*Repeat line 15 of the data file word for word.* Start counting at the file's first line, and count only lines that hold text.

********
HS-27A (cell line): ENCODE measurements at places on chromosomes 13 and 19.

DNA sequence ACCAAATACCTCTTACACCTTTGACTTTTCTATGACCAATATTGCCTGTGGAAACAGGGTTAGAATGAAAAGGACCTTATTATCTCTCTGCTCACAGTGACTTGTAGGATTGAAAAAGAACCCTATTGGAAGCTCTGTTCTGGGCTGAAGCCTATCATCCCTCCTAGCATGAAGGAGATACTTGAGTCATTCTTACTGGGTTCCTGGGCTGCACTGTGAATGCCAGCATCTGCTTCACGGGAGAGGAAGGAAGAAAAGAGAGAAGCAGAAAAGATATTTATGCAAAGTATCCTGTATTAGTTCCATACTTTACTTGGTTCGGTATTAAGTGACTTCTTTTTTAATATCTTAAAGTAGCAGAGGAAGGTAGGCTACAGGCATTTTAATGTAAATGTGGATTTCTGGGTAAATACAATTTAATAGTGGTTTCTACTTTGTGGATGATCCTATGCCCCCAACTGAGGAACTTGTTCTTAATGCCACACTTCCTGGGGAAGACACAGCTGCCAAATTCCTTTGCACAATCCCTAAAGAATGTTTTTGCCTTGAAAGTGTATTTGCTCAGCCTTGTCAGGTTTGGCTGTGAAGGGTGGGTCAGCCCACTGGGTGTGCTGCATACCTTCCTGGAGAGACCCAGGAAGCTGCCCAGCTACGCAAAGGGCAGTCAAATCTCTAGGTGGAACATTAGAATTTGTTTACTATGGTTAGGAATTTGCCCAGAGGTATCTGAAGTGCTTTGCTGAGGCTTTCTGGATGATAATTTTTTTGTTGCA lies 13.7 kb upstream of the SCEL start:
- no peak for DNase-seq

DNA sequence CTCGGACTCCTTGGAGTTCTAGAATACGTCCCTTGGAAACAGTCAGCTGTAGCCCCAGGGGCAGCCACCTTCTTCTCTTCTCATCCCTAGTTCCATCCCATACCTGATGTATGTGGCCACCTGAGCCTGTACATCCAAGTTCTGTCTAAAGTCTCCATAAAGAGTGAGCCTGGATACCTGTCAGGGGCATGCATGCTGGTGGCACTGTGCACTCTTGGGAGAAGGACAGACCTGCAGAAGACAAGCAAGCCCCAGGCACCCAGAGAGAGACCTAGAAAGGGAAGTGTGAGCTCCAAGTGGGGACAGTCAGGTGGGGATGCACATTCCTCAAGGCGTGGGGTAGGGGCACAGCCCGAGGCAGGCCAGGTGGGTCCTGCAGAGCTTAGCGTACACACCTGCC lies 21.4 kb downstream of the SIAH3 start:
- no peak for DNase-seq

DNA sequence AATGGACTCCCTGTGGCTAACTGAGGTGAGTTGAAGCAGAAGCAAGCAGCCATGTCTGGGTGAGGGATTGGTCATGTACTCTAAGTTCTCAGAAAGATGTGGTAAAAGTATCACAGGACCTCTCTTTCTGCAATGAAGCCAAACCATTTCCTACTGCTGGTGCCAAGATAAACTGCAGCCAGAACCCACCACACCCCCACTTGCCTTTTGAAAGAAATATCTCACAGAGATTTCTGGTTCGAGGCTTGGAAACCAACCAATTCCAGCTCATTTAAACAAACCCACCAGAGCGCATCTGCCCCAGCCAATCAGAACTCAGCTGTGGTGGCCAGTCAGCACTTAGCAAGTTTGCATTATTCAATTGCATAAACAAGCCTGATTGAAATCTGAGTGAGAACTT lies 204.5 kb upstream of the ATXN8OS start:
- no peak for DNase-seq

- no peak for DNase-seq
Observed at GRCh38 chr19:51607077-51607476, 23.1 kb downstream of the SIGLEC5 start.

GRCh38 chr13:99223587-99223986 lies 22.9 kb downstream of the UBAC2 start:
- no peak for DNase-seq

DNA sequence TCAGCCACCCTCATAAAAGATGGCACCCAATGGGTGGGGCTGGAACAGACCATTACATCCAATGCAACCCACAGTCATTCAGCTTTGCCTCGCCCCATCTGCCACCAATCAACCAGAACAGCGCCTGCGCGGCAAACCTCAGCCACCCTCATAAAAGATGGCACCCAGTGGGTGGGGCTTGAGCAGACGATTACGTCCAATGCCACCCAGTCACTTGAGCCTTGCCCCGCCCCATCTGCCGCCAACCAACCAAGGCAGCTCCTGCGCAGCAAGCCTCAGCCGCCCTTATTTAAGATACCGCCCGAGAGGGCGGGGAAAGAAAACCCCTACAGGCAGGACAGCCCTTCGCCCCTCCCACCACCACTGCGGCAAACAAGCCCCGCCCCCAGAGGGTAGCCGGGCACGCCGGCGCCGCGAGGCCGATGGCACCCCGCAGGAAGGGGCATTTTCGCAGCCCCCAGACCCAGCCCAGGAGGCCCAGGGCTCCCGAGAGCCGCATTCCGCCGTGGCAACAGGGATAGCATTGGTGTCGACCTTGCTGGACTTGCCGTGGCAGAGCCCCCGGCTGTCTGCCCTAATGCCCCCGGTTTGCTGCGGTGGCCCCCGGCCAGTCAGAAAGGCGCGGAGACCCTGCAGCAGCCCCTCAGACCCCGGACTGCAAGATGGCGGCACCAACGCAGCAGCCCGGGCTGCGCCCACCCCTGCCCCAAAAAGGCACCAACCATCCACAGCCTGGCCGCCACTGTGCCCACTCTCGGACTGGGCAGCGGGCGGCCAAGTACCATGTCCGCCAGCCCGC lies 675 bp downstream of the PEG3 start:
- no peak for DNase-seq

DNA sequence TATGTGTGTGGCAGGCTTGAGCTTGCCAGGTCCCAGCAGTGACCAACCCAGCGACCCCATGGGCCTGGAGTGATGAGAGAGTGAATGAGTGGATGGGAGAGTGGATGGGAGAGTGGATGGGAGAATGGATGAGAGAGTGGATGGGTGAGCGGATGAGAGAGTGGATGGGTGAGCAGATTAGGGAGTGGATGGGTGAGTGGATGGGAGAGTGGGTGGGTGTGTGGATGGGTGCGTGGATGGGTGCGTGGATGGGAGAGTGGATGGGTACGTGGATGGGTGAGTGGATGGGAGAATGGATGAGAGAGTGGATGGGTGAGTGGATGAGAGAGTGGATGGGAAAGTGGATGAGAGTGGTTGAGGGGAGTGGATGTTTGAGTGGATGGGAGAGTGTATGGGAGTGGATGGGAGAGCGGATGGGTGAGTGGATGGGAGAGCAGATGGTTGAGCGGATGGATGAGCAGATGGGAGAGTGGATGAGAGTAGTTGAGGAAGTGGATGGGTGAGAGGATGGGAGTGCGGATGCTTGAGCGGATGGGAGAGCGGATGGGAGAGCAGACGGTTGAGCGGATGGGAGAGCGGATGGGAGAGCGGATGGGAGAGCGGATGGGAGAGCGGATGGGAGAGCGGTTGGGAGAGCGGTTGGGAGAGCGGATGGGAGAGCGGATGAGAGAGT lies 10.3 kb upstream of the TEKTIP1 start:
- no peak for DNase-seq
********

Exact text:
- no peak for DNase-seq